This is some of the work I love, and like Jane Kenyon, I understand that being able to do it is a joy and a privilege that some day will be otherwise.

The truth is, I have more life behind me than is likely left before me. This is something that feels far more present and real this year than ever before. Both my parents died in the past few years and I find that I miss them with a special sharpness today.


A tweet came across my twitter feed with something I hadn't realized: I share a birthday with the poet Mary Oliver. One of her poems. WILD GEESE is a favorite. I read it often, reference it with others, make them read it, too. 

You do not have to be good.
You do not have to walk on your knees
for a hundred miles through the desert repenting.
You only have to let the soft animal of your body
love what it loves.
     --From WILD GEESE by Mary Oliver

What I love is solitude and quiet laughter and watching baseball games with my husband, and all things geeky and creative, and the joy of playing with words.


In early September of 2001, my husband asked me what I wanted for my birthday. We don't make a huge big deal over birthdays in our family. We did, for the kids when they were little, but not for one another. Usually a card, and a lovely dinner was the gift each of us typically wanted. Plus, our wedding anniversary is less than a week before, so my birthday tends to get overshadowed. 

That year, I wanted the gift of time. My husband's work hours had been especially long and our kids were young - elementary school age.  I didn't feel as if we had enough time just for the two of us, so I asked for something I wasn't sure could happen.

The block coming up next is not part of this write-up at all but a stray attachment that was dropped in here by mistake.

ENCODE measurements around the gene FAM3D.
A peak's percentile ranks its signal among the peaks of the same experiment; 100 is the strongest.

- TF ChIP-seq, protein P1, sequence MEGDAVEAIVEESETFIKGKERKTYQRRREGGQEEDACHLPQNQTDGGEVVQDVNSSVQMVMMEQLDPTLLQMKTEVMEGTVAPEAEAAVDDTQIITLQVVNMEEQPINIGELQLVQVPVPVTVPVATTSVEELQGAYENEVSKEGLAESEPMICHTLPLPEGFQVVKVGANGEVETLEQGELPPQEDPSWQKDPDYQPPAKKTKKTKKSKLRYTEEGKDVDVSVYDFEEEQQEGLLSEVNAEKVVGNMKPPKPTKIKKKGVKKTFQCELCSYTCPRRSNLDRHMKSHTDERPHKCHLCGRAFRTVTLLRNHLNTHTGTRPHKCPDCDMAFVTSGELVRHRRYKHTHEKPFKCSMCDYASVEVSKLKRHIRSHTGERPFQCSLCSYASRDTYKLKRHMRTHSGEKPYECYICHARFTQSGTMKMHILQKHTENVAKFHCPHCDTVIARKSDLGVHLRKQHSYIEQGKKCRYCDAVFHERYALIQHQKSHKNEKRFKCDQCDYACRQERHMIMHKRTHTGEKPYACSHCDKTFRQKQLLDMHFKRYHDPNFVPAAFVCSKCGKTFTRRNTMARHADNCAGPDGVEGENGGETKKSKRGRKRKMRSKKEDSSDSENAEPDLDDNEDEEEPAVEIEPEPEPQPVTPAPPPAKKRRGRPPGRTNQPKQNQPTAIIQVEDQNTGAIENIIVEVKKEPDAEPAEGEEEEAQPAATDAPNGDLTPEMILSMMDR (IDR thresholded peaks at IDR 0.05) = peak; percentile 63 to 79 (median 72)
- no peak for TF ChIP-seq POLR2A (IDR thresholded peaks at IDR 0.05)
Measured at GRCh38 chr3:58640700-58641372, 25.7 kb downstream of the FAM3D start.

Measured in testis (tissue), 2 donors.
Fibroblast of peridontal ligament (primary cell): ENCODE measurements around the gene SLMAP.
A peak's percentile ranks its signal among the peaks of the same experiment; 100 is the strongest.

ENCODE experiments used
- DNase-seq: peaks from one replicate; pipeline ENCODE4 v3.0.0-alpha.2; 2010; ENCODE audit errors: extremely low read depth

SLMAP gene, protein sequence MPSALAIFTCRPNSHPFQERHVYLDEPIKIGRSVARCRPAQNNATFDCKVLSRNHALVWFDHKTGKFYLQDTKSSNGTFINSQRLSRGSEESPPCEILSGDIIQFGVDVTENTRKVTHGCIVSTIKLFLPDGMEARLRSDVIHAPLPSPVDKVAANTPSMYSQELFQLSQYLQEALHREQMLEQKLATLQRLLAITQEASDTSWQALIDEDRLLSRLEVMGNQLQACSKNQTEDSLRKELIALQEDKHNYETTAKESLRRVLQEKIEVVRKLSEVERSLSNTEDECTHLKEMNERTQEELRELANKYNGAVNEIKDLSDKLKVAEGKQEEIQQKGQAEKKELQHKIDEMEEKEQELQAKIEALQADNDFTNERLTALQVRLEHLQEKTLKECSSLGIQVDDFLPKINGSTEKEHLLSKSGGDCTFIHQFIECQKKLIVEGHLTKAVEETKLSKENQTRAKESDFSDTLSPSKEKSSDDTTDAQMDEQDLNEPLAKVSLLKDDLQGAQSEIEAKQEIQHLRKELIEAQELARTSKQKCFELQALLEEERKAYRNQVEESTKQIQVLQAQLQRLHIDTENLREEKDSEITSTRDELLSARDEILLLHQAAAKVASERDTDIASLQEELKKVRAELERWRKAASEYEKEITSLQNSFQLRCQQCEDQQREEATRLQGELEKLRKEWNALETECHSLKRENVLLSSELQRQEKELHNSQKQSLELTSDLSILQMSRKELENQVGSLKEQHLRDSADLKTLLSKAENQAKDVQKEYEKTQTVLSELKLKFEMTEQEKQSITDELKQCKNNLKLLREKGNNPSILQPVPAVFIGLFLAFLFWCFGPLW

I asked him to take the day off from work, so we could just spend a leisurely week day together.

September 10, 2001 was a beautiful Tuesday. After walking the children to school, we returned home to have coffee and breakfast on the back deck. We took the dog for a walk, sat and read. It was a perfect day. A perfect gift. 

Then the next morning, the world shifted.

I remember so clearly holding on to the perfect, gentle birthday that I celebrated with my husband. It had been some kind of crucial inoculation against the evil. 

Doing the work that we love, with the people that we love, is to fight against evil.


I had a lovely day. Dinner is being prepared for me by my family. There is a fresh bouquet of sunflowers in the dining room.  The dog is curled up by my feet. Friends from near and far called or emailed or messaged me with birthday wishes. 

This is an embarrassment of riches. 

It fills me with gratitude.

May you have the joy of doing the work you love with the people you love.